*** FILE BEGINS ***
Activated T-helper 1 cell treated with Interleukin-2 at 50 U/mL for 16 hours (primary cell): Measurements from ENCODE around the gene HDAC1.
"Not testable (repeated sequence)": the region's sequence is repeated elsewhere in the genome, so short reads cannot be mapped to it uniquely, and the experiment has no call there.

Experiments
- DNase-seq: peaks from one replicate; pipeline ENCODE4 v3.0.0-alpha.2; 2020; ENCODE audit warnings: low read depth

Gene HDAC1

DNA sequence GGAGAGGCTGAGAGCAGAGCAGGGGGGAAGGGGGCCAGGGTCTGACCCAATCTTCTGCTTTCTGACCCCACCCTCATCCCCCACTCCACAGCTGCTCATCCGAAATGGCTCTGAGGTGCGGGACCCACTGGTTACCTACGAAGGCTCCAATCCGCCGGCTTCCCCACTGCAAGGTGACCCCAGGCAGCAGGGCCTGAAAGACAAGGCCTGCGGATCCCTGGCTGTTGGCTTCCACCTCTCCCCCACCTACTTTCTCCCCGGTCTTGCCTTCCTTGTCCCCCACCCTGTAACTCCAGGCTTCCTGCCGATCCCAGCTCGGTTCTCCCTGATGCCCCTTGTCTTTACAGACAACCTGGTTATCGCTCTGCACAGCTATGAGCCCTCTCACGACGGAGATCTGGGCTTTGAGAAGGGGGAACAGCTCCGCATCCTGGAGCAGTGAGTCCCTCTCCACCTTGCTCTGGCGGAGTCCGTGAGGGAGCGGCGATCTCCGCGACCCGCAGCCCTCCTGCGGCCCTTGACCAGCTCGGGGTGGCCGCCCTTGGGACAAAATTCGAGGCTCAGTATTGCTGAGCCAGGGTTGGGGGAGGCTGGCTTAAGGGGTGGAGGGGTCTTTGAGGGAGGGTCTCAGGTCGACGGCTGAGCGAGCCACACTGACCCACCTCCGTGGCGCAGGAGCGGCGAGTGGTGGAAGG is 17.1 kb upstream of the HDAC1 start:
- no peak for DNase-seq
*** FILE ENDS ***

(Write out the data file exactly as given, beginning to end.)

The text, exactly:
Activated T-helper 1 cell treated with Interleukin-2 at 50 U/mL for 16 hours (primary cell): Measurements from ENCODE around the gene HDAC1.
"Not testable (repeated sequence)": the region's sequence is repeated elsewhere in the genome, so short reads cannot be mapped to it uniquely, and the experiment has no call there.

Experiments
- DNase-seq: peaks from one replicate; pipeline ENCODE4 v3.0.0-alpha.2; 2020; ENCODE audit warnings: low read depth

Gene HDAC1

DNA sequence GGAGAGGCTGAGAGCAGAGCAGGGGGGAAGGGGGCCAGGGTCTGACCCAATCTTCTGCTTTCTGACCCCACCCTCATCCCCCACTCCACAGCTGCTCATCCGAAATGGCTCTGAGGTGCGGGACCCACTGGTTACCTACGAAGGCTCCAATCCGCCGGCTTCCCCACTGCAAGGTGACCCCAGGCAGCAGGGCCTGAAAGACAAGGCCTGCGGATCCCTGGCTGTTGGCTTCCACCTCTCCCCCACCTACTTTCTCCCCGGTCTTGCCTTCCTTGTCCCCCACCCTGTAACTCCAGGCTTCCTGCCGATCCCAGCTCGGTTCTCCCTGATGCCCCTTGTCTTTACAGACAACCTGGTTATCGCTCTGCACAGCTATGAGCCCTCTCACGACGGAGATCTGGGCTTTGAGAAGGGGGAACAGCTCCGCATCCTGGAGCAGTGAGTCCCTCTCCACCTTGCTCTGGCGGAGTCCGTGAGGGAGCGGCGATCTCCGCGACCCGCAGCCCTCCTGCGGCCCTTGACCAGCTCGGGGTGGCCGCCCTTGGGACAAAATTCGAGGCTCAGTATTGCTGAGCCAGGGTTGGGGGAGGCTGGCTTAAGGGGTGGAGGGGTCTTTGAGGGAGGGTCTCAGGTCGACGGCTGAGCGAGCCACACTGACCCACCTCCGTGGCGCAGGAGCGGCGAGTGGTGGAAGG is 17.1 kb upstream of the HDAC1 start:
- no peak for DNase-seq